As the number of reported swine flu cases in Britain climbs to
an all-time high, IT security and data protection firm Sophos has
added its voice to government warnings against buying Tamiflu and
other medicines over the internet. Panic-induced stockpiling by
individuals who aren't officially classified as being at risk of
contracting swine flu, and therefore anxious they won't receive
Tamiflu from the NHS, will not only line cybercriminals' pockets
with millions of pounds in cash but also grant them access to
sensitive personal data to be used for other crimes.
Sophos's indepth look at how these underground web affiliates,
which form networks called the Partnerka, profit from online sales
of Tamiflu and other medicines was revealed today in a whitepaper
"The Partnerka - what is it, and why should you care?"
Working inside an organised criminal network alongside the
businesses running online pharmacies, the Partnerka generate
traffic to those sites for an agreed share of the profit. Many of
these pharmaceutical sites brand themselves as "Canadian Pharmacy"
in order to appear as a more trusted website to unsuspecting
This year, Sophos has intercepted hundreds of millions of fake
pharmaceutical spam adverts and fake pharmaceutical websites,
promoted by affiliate members. Working day and night, thousands of
affiliates use criminal methods including spam, adware and malware
to drive as much traffic to their partners' stores as possible,
which then sell high-profit illegal goods as part of a
multi-million dollar industry. The top five countries purchasing
Tamiflu and other drugs from the Canadian Pharmacy, and thus
unwittingly assisting additional criminal activity, are the United
States, Germany, United Kingdom, Canada and France.
Although the precise number of affiliates is ever-changing, it
is projected that there are thousands in operation at any one time.
Sophos's research has discovered that on one of the more popular
affiliate networks operated out of Russia, it is possible to earn
an average of $16,000 a day promoting pharmaceutical websites -
totalling $5.8 million a year. But the criminals can be members of
more than one affiliate network, and some have boasted of earning
more than $100,000 per day.
Sophos is warning that concerns about the severity of swine flu,
which has led to more than 6,500 deaths worldwide and may reach as
high as 40,000 before the end of pandemic, has the potential to
drive even greater volume of traffic and total sales to Partnerka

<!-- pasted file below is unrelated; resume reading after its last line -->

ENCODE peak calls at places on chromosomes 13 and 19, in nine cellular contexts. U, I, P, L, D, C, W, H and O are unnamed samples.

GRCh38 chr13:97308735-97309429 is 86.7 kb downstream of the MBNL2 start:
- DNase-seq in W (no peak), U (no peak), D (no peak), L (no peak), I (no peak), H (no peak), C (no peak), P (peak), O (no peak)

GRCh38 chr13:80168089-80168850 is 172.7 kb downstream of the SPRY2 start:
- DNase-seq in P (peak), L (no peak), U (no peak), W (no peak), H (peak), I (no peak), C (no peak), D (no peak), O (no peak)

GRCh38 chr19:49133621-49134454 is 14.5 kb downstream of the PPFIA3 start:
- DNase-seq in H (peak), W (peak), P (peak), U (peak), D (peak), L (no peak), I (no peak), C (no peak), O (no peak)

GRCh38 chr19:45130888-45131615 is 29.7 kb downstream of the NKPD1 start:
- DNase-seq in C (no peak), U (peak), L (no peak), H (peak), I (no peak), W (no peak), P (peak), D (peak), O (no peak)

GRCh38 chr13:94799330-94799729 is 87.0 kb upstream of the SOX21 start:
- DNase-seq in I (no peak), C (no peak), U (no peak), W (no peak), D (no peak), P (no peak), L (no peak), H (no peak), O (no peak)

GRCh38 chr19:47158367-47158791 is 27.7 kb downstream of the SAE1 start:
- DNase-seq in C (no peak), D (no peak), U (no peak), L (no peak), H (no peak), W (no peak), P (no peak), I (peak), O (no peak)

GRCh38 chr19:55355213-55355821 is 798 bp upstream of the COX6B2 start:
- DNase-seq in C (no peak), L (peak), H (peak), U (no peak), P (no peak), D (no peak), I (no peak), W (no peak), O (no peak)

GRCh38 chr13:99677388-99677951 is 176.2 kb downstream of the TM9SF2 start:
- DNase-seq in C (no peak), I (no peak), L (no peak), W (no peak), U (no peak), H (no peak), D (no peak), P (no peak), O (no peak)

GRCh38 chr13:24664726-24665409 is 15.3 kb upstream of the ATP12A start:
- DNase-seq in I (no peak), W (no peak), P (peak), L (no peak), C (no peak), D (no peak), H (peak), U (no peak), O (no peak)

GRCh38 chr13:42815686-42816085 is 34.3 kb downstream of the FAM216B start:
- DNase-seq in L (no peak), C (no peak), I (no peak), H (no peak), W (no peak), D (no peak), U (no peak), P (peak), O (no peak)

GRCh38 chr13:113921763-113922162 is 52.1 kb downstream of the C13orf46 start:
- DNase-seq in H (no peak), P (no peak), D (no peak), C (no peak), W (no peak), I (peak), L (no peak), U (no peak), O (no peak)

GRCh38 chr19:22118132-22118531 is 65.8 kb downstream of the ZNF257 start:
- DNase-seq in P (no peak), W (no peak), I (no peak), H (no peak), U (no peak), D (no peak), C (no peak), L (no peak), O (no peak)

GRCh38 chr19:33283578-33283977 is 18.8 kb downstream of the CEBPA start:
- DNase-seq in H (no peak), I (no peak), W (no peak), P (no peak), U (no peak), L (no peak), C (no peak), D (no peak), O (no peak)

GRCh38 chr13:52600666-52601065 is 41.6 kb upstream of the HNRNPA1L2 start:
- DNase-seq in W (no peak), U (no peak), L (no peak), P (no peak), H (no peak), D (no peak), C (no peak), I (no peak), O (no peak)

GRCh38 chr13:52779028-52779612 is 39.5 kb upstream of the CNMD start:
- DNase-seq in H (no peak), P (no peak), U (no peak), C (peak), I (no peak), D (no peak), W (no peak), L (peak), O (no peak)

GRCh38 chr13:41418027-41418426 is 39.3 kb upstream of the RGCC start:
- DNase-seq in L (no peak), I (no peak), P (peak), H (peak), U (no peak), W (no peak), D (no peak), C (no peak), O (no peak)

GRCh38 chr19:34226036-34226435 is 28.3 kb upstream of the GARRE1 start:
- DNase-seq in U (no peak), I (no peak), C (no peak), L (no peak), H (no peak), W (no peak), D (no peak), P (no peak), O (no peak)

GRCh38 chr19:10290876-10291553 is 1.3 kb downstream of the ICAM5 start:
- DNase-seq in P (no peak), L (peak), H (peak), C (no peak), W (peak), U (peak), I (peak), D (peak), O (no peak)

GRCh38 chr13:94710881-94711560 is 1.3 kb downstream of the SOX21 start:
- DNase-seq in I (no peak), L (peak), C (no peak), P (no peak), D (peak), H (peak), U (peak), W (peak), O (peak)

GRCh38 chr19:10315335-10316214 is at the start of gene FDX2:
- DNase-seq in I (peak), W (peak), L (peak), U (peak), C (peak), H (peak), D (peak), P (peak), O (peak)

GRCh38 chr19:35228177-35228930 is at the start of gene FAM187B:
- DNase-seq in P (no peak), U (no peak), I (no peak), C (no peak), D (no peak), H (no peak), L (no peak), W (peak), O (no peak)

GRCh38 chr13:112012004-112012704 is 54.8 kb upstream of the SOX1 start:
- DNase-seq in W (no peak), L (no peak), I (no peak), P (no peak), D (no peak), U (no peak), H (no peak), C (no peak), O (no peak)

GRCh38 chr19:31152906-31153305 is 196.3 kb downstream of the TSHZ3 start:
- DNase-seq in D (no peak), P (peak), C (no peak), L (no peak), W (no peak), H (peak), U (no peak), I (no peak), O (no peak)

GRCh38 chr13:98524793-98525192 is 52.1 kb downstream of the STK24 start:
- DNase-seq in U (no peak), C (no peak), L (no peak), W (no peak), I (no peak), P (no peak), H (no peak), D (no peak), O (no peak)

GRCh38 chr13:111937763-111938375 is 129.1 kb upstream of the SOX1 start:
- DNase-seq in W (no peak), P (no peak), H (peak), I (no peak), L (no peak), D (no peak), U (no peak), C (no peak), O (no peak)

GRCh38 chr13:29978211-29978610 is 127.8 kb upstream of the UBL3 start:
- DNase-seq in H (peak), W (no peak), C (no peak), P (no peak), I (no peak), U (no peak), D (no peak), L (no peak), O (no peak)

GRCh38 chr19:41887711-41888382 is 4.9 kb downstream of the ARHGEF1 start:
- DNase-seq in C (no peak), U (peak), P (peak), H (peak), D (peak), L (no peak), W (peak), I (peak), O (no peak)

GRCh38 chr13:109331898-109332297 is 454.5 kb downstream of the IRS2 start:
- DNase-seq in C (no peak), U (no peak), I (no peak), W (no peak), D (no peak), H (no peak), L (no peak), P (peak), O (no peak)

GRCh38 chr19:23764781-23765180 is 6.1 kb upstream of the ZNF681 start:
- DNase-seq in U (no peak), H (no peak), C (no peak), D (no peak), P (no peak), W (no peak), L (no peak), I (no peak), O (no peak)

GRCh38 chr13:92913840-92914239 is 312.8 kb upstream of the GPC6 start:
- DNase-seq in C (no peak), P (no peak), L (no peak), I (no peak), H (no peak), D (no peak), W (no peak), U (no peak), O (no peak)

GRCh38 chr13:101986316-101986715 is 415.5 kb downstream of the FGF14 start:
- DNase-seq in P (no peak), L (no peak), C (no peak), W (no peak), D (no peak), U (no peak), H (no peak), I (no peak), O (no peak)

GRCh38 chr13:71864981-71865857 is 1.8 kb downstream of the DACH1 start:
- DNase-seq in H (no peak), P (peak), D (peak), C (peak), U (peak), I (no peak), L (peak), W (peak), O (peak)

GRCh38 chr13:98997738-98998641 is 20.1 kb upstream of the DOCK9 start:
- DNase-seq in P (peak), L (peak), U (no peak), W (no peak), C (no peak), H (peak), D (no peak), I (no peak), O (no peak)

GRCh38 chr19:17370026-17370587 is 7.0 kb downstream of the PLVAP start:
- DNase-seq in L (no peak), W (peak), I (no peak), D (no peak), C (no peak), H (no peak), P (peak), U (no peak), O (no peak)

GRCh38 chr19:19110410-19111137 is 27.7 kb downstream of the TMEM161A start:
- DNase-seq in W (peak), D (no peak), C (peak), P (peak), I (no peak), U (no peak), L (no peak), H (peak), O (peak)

The worrying trend of stockpiling Tamiflu has already been seen
in Britain. Not only did large corporations come under fire for
stockpiling Tamiflu this summer, Sophos further uncovered that this
July, when concerns that global Tamiflu production were falling
behind schedule, there was a 1400% increase in UK internet searches
"As there's a very good chance the swine flu pandemic has not
yet hit its peak, Sophos has issued this warning to help prevent
another significant influx of cash and unwitting transfer of
personal details to Partnerka affiliates," said Graham
Cluley, senior technology consultant at Sophos.
The business model for exploiting online purchases is fairly
simple. Once someone searches online for medicines such as Tamiflu,
they are directed to online pharmacies to purchase a generic and
very possibly counterfeit version of the drug. What most people
don't know is that cybercriminals have manipulated internet search
engine results to drive as much online traffic as possible to these
sites. Furthermore they bombard innocent users with adverts via
spam email sent from hijacked computers and hacked social
Profits can range between 20% - 40% for each of the parties
involved, depending on who has the upper hand in the relationship.
Although unwitting buyers do often receive some kind of drug as
result of the transactional exchange, at best the drug doesn't work
and at worse it can pose serious health risks.
"As more and more cases of swine flu in the UK come to light, it is
essential that we all resist the panic-induced temptation to
purchase Tamiflu online," continued Cluley
on his blog.
"The criminal gangs working behind the scenes at
fake internet pharmacies are putting their customers' health,
personal information and credit card details at risk. They have no
problem breaking the law to promote these websites, so you can be
sure they'll have no qualms in exploiting your confidential data or
selling you medications which may put your life in danger. If you
think you need medication contact your real doctor, and stay away
from quacks on the internet."